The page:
Julius Caesar was kidnapped by pirates, who demanded 20 talents of silver for his freedom, however, Caesar told them to ask for 50. When the ransom was paid and he was released, Caesar raised a fleet, pursued and eventually captured the pirates and had them crucified.
2. The Roman Pantheon, built in 118 A.D., is still the largest unreinforced concrete dome in the world.
3. A Roman legionary recruit trained by regularly marching for 18 miles in 5 hours and then speed marching for 21 miles in 5 hours in a single day, all while carrying a backpack of 45 pounds and armor of 20 pounds.
4. January is named after Janus, the Roman God of two faces, one that looks back to the past and the other that looks forward to the future.
5. A Roman soldier once farted, which caused a riot and led to the deaths of 10,000 people.
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The word cereal comes from the Roman goddess Ceres, and her association with edible grains.
7. A Roman politician named Tiberius Gracchus and over 300 of his supporters were beaten to death with clubs by the Roman Senate for trying to redistribute land to the poor that was illegally acquired by the wealthy landowners.
8. As Ottoman cannons breached the once-mighty Theodosian Walls of Constantinople, Constantine XI Palaiologos, the last Roman Emperor, donned the appearance of a common soldier and led his remaining men to one last valiant charge in the name of Rome and their home.
9. When Julius Caesar landed in Africa, he tripped and fell on his face. This would have been considered a fatal omen by his army, but instead, he shouted: "Africa, I have tight hold of you!". The expedition proved to be a success.
10. Julius Caesar and Cleopatra had a child together name Caesarion, which translates to "Little Caesar".
11Lucius Quinctius Cincinnatus
A Roman politician named Lucius Quinctius Cincinnatus was twice given near-absolute authority over the Roman Republic and he gave it up twice.
12. Julius Caesar's body was the subject of the earliest known recorded autopsy. Of the 23 stab wounds recorded, only one was potentially fatal on its own. The physician ruled his death due "mostly to blood loss."
13. A Roman merchant who sold fake jewels was sentenced to face a lion in the arena. When the gate finally opened, a chicken walked out. Emperor Gallienus proclaimed “He practiced deceit and then had it practiced on him.”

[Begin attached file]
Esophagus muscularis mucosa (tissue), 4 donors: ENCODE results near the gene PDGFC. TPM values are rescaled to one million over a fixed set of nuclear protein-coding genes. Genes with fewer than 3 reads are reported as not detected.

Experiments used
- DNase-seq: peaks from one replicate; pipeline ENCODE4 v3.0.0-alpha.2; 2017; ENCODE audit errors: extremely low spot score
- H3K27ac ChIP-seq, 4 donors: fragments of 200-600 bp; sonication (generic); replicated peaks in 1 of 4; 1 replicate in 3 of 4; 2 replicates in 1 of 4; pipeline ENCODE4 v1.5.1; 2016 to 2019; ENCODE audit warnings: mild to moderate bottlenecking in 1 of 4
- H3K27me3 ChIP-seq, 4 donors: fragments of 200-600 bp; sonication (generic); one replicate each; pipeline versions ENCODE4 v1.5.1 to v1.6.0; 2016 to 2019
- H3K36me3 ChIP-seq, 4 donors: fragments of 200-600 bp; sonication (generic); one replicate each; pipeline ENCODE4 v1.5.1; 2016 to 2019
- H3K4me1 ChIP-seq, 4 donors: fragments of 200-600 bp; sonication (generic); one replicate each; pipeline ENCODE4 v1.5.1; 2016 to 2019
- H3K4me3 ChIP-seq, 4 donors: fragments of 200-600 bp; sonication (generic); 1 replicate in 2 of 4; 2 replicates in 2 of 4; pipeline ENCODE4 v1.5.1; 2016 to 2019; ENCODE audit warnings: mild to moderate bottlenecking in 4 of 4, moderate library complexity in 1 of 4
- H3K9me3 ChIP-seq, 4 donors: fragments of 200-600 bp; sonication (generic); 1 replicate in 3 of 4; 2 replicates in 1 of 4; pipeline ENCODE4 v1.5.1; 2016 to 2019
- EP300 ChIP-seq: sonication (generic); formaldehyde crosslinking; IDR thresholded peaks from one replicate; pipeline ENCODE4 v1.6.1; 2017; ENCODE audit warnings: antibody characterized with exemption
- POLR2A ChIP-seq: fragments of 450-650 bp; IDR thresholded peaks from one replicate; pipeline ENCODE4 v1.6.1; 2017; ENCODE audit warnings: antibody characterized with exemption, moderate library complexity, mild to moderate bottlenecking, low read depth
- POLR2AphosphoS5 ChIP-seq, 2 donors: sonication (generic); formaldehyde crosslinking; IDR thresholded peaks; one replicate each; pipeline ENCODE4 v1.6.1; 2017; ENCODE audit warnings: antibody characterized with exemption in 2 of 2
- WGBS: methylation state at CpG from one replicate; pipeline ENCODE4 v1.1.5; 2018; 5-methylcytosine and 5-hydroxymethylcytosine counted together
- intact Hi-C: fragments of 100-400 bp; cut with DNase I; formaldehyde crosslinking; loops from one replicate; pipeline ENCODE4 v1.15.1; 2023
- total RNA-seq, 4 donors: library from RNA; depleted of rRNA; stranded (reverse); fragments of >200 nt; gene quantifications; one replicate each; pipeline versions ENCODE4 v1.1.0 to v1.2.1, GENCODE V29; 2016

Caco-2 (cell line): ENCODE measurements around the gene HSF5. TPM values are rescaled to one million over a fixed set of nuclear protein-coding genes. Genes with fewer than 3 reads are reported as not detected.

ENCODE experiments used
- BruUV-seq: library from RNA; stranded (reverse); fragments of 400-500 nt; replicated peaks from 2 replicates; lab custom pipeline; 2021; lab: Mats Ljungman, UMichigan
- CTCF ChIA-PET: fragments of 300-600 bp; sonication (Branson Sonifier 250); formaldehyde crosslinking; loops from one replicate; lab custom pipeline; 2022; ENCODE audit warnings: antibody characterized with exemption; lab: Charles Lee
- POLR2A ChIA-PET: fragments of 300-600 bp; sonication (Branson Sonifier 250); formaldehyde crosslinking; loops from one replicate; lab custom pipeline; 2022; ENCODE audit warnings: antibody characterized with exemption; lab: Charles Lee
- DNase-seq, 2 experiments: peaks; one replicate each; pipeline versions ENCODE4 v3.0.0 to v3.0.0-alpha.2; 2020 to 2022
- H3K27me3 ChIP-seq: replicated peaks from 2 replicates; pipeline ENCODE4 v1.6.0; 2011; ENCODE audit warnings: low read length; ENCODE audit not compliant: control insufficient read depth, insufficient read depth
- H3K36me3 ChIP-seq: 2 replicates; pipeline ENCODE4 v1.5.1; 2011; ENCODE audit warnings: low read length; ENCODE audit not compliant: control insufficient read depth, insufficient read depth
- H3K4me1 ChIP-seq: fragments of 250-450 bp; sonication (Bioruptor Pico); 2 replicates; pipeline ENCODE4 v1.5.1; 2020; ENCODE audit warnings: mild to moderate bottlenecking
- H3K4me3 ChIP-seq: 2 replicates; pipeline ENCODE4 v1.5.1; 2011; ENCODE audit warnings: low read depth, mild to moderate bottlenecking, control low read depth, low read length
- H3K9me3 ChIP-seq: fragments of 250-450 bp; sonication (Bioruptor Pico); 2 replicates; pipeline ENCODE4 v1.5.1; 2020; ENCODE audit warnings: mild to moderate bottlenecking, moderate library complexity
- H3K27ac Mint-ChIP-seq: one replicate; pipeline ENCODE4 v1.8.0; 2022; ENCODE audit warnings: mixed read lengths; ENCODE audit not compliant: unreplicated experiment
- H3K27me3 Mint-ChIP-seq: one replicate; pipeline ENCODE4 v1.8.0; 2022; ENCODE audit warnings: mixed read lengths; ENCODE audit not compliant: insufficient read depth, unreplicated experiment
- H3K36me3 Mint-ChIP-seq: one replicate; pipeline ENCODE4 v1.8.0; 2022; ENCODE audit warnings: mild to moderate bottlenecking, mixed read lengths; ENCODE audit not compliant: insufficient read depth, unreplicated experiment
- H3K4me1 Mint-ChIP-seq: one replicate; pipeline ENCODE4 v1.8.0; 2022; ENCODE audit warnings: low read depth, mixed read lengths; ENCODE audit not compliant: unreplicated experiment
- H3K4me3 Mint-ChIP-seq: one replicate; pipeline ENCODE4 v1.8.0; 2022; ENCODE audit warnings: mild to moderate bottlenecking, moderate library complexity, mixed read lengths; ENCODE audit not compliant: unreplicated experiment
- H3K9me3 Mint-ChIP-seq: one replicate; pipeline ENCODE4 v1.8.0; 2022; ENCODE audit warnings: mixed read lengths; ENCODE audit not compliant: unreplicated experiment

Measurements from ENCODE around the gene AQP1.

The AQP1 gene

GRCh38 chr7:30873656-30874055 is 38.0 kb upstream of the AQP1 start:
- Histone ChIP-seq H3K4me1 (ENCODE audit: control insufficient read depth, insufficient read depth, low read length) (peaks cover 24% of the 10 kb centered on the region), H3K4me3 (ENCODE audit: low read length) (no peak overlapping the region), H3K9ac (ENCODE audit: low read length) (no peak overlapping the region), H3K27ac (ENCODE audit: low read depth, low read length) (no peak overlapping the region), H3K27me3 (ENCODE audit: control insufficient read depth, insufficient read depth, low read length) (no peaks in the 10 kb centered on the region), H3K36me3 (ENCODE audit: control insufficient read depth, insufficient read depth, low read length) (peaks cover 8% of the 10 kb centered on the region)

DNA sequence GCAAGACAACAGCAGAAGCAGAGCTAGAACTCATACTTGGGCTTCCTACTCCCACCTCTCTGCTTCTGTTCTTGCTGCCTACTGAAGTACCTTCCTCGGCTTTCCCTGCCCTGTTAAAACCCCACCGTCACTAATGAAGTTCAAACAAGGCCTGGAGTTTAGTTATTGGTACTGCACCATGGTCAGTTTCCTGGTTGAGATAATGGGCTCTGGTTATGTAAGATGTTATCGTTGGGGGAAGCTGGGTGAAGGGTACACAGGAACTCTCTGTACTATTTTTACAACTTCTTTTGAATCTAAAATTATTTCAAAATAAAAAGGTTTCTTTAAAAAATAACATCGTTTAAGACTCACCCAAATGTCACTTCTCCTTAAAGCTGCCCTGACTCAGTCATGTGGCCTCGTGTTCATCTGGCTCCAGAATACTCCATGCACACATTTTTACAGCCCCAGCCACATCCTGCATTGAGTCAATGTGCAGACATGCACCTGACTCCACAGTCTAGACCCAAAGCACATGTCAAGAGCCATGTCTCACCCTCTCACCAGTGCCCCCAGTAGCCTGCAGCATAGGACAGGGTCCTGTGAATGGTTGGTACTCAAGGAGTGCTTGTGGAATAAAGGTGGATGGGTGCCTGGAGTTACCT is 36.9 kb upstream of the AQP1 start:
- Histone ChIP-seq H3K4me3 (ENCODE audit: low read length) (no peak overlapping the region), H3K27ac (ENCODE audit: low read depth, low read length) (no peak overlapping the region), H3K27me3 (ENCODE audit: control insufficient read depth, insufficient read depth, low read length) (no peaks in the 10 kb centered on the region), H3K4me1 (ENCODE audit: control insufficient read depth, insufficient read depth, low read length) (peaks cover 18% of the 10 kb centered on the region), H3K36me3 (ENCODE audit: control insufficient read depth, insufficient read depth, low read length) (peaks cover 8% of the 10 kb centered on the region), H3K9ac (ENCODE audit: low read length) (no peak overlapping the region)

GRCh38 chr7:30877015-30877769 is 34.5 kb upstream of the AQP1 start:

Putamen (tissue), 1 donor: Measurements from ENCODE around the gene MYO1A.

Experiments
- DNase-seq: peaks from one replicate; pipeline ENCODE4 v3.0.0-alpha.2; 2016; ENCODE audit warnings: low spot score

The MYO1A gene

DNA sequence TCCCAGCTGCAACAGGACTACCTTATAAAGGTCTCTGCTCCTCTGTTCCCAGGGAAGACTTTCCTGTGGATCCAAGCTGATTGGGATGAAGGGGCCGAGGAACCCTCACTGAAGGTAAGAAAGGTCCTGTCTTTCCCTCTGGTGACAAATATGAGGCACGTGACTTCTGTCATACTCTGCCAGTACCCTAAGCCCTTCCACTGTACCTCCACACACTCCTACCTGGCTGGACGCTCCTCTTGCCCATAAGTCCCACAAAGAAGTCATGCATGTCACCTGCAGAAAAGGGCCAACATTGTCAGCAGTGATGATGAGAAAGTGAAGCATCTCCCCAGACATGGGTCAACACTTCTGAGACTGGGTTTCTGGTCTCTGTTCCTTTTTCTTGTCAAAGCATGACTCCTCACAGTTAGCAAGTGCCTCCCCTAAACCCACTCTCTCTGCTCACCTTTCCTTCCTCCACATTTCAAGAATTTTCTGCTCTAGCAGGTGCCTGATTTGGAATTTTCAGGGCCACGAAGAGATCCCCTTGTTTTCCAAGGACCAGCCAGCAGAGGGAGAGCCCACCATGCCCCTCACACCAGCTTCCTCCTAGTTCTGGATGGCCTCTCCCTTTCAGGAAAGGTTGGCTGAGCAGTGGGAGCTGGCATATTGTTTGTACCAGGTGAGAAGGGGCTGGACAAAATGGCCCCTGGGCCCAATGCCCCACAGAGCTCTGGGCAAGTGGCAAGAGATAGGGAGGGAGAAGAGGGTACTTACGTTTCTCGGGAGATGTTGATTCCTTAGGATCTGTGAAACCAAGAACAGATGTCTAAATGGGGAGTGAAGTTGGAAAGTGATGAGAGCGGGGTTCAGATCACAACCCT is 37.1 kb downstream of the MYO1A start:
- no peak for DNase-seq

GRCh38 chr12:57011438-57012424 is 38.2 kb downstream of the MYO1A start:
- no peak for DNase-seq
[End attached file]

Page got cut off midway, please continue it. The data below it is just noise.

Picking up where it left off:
14. Roman Gladiators rarely fought to the death or against animals and were considered celebrities of their time.
15. The Roman civilization technically lasted for 2,200 years. It was founded as a monarchy in 753 B.C., became a republic in 509 B.C., turned into an empire in 27 B.C., shifted capital to Constantinople in 330 A.D., and finally fell only in 1453 A.D.
There is a legend that flexible glass was invented around 20 A.D. when a craftsman presented Tiberius Caesar a bowl of this glass, whereupon he threw it to the ground and it did not shatter. Fearing the implications of such a material, the Caesar had the man beheaded, with the formula now lost forever.
17. Gaius Gracchus, the ancient Roman politician, had a bounty put on his head to the price of the head's weight in gold. Although the head was delivered, the prize was never paid, as it was discovered that Gaius' captor had emptied out his brain and replaced it with molten lead.
18. The Roman Empire was not the largest empire in history. It is in fact only the 28th largest empire in history.
19. The Roman Emperor Nero married two men, once as the bride (Pythagoras (freedman)) and once as the groom.
20. We have no idea where the body of the last Roman Emperor (Constantine XI Palaiologos) is buried. When Constantinople fell to the Turks, he tore off his Imperial regalia before leading a last stand, making him difficult to identify. He was most likely buried in a mass grave with his men.
The whoopee cushion was invented by a 14-year old Roman Emperor named Elagabalus, who used it frequently on guests. He was assassinated by the time he was 18.
22. Unlike most bronze sculptures of Roman emperors, the equestrian statue of Marcus Aurelius was not melted down during the Middle Ages because Europeans of that time thought it was a statue of Constantine, the first Christian emperor of Rome.
23. According to moderate estimates, the Romans possibly lost over 40,000 men in a single day at the Battle of Cannae (216 B.C.), which may have accounted for somewhere between 5-10% of the total Roman male population during the late 3rd century B.C.
24. There is a fish named Salema porgy that causes hallucinations when eaten and it was used as a recreational drug by the Roman Empire.
25. When Julius Caesar discovered giraffes, he named them "Camelopards" since they reminded him both of camels and leopards.